My existing electrical panel - power is supplied to the house by 2 hot wires (single phase) and a neutral wire (which is also grounded in the panel as per NEC) . These are the 3 black heavy wires in the middle of the picture. They are connected straight to the outside service (the electric pole transformer on the street). There are 120V between each hot wire and the neutral (common) wire and 240V across both hot wires. These lines are actually connected to the center-tapped 240V secondary winding of the power transformer outside. Each end of the winding is a "hot" wire and the center-tap is the common.

To install a sub-panel I needed first to install a double-pole breaker in the main panel to serve as a feeder (main) breaker for the sub-panel and bring this way the outside service to the sub-panel thru the double-pole breaker in the main panel.

Piece of plywood was installed next to the existing panel. I used Tapcon screws to attach it to the concrete wall. BTW I did not install the main panel - judging by the angle, whoever did - was obviously drinking at the time :-)

Here is the new sub-panel, attached to the plywood. I installed 8 (16) position 125 Amps sub-panel. This should cover all my future needs. The double-pole 100 Amp breaker is installed at top-right in the main panel. Three AWG #4 stranded copper wires serve as feeder for the sub-panel. Wire size #4 should be able to handle up to 125 Amps (something very unlikely to occur). The green wire (AWG #6) is used to connect sub-panel's Ground to the main panel.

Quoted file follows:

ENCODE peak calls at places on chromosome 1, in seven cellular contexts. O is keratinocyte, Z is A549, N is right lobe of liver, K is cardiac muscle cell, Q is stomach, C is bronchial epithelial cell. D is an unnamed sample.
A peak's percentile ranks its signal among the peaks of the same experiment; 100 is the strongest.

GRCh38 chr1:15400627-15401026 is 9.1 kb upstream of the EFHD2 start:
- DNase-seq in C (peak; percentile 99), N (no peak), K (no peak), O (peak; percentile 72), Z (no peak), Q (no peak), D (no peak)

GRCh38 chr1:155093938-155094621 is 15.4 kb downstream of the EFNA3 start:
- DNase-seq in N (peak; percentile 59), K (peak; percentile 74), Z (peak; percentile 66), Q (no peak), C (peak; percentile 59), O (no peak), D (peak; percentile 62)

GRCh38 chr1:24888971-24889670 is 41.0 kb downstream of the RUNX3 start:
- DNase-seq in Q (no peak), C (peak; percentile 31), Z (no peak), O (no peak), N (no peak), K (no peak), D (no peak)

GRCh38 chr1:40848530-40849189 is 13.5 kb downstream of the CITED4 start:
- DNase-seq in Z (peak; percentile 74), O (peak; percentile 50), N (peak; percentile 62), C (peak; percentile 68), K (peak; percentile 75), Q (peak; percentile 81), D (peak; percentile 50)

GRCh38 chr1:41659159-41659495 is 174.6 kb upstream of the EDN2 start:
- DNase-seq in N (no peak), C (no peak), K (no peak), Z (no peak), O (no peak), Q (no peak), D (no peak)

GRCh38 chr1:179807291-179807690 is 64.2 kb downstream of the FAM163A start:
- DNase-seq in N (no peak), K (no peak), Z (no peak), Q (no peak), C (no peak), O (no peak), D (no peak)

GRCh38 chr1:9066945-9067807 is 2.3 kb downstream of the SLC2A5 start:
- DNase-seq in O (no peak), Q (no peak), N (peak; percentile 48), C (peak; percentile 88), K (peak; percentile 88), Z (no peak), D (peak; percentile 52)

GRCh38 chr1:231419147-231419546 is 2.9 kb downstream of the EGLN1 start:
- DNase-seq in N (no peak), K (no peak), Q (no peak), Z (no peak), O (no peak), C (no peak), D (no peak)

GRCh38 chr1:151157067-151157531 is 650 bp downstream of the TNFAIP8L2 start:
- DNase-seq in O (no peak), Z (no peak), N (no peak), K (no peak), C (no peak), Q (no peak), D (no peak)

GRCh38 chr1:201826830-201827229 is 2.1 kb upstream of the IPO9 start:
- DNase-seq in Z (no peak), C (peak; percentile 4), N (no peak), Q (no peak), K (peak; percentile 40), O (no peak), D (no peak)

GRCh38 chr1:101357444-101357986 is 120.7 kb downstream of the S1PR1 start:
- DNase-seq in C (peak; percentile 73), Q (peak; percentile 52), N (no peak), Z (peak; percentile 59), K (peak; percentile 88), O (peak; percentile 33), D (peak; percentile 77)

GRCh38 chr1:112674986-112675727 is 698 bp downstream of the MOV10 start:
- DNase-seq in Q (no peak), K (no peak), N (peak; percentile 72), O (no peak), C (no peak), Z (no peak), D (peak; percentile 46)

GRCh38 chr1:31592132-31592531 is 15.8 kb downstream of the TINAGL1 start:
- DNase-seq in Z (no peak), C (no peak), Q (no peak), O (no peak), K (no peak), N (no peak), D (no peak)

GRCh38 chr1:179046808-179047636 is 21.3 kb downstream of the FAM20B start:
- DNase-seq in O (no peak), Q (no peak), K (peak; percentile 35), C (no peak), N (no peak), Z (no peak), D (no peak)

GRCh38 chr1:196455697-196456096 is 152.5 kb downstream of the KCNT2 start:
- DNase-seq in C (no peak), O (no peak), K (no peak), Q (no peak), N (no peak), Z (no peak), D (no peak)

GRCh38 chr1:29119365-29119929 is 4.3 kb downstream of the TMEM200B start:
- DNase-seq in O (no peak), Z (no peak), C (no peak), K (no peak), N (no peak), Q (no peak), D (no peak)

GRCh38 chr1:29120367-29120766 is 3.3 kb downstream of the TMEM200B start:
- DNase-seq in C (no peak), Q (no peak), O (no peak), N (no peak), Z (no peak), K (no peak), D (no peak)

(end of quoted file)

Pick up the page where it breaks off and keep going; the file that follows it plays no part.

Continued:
This picture shows the finished sub-panel. I moved some circuits from the main panel including those which I had to disconnect to make room for the sub-panel feeder breaker. I installed also a 20A utility receptacle under the sub-panel. The yellow wire (3- AWG#12) is the 240V line. It is connected to a double-pole 20A breaker at top-left. Safety reasons require the use of a double-pole instead of two single-pole breakers. When using a double-pole breakers, both hot wires will be disconnected even only one is overloaded. (Same reason to use double-pole breakers at the sub-panel feeder line)

This is the 30A in-line RFI filter - Corcom 30VB6. This AC filter is rated at 25A/240V or 30A/120V and provides pretty good attenuation throughout the HF range. The insertion loss is over 50db at 30 MHz. I have similar filters on the line powering the rest of the shack and on the line powering all of my computers. This means that the insertion loss is over 100 db between devices from each group.

To accommodate the filter I used electrical box from a "pull-to-disconnect" device sold for Air Conditioners. It accommodates perfectly the EMI filter and provides the necessary high-voltage safety.

My new 240V/20A AC line is finally operational! As it turns out - I can use it as AC voltage reference :-))